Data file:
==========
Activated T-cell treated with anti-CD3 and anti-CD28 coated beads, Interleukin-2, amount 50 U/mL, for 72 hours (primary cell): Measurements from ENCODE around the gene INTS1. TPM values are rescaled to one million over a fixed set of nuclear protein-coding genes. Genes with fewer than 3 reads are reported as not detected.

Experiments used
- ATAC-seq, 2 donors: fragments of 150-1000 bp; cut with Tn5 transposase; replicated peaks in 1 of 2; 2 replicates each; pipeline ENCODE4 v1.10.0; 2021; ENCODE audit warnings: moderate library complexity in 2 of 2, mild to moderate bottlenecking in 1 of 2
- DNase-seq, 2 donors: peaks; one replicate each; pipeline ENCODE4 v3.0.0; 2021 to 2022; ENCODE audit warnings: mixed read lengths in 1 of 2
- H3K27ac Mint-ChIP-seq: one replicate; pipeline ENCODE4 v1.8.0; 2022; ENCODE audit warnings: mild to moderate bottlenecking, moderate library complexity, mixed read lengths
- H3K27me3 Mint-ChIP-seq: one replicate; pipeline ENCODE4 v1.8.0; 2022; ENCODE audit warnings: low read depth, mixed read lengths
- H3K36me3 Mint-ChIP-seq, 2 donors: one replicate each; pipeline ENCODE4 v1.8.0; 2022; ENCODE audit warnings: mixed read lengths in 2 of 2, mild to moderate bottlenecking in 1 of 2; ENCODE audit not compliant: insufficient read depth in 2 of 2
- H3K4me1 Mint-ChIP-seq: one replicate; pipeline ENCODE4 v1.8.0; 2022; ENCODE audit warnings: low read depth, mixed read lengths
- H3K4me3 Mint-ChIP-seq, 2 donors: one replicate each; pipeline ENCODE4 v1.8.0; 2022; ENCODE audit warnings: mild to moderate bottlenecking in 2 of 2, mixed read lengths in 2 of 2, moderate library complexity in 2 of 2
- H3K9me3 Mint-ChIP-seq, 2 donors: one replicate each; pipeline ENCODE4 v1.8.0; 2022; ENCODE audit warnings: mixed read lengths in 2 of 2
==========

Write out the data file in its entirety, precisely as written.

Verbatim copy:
Activated T-cell treated with anti-CD3 and anti-CD28 coated beads, Interleukin-2, amount 50 U/mL, for 72 hours (primary cell): Measurements from ENCODE around the gene INTS1. TPM values are rescaled to one million over a fixed set of nuclear protein-coding genes. Genes with fewer than 3 reads are reported as not detected.

Experiments used
- ATAC-seq, 2 donors: fragments of 150-1000 bp; cut with Tn5 transposase; replicated peaks in 1 of 2; 2 replicates each; pipeline ENCODE4 v1.10.0; 2021; ENCODE audit warnings: moderate library complexity in 2 of 2, mild to moderate bottlenecking in 1 of 2
- DNase-seq, 2 donors: peaks; one replicate each; pipeline ENCODE4 v3.0.0; 2021 to 2022; ENCODE audit warnings: mixed read lengths in 1 of 2
- H3K27ac Mint-ChIP-seq: one replicate; pipeline ENCODE4 v1.8.0; 2022; ENCODE audit warnings: mild to moderate bottlenecking, moderate library complexity, mixed read lengths
- H3K27me3 Mint-ChIP-seq: one replicate; pipeline ENCODE4 v1.8.0; 2022; ENCODE audit warnings: low read depth, mixed read lengths
- H3K36me3 Mint-ChIP-seq, 2 donors: one replicate each; pipeline ENCODE4 v1.8.0; 2022; ENCODE audit warnings: mixed read lengths in 2 of 2, mild to moderate bottlenecking in 1 of 2; ENCODE audit not compliant: insufficient read depth in 2 of 2
- H3K4me1 Mint-ChIP-seq: one replicate; pipeline ENCODE4 v1.8.0; 2022; ENCODE audit warnings: low read depth, mixed read lengths
- H3K4me3 Mint-ChIP-seq, 2 donors: one replicate each; pipeline ENCODE4 v1.8.0; 2022; ENCODE audit warnings: mild to moderate bottlenecking in 2 of 2, mixed read lengths in 2 of 2, moderate library complexity in 2 of 2
- H3K9me3 Mint-ChIP-seq, 2 donors: one replicate each; pipeline ENCODE4 v1.8.0; 2022; ENCODE audit warnings: mixed read lengths in 2 of 2